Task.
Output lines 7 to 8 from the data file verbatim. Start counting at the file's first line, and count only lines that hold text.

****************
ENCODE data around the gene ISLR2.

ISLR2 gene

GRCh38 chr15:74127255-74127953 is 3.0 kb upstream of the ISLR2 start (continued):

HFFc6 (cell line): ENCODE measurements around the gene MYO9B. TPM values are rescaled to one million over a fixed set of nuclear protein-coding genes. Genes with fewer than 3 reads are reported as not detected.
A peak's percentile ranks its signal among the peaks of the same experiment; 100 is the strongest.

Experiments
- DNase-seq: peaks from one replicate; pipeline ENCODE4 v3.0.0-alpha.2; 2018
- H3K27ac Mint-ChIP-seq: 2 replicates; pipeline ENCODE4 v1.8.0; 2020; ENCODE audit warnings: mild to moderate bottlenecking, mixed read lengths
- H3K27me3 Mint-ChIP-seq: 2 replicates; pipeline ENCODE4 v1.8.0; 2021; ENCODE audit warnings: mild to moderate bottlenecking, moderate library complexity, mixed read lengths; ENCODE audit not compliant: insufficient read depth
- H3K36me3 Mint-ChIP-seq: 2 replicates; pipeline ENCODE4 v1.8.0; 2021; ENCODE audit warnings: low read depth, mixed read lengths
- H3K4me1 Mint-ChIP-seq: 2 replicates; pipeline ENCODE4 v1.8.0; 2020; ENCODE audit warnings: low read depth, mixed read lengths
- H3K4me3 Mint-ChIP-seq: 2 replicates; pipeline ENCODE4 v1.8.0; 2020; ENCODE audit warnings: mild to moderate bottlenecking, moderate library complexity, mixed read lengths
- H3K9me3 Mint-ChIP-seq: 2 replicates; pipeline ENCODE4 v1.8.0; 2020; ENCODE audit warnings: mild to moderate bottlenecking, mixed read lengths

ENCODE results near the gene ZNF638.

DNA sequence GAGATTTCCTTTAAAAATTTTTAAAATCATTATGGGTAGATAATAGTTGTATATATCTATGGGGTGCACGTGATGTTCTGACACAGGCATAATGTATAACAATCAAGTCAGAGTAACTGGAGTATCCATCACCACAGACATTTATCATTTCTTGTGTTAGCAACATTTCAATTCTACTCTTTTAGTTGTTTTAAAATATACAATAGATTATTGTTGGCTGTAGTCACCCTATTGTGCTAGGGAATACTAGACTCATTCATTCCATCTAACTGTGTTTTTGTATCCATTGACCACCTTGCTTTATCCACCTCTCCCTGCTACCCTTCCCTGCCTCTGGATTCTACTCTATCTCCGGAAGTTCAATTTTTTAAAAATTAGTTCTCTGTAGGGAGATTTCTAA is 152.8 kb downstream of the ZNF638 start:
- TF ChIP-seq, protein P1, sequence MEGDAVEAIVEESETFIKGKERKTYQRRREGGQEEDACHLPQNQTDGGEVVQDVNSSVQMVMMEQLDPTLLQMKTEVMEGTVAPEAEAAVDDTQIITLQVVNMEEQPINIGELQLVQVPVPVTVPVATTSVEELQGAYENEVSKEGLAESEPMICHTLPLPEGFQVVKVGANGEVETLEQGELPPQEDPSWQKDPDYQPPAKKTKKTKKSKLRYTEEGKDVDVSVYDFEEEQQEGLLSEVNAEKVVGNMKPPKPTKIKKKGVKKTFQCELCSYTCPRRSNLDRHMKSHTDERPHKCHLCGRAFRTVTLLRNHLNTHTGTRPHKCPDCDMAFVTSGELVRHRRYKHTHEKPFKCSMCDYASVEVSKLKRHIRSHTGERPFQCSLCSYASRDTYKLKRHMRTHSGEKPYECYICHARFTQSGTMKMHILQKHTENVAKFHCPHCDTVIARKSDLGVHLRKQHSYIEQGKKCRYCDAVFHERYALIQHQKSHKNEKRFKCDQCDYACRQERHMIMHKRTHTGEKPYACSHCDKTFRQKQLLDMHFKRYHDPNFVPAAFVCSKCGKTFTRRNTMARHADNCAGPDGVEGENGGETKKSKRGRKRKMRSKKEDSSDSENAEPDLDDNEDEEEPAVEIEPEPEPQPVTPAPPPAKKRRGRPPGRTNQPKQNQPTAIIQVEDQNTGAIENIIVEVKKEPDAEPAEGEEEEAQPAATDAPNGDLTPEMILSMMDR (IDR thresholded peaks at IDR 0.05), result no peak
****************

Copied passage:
- DNase-seq: peaks from one replicate; pipeline ENCODE4 v3.0.0-alpha.2; 2018
- H3K27ac Mint-ChIP-seq: 2 replicates; pipeline ENCODE4 v1.8.0; 2020; ENCODE audit warnings: mild to moderate bottlenecking, mixed read lengths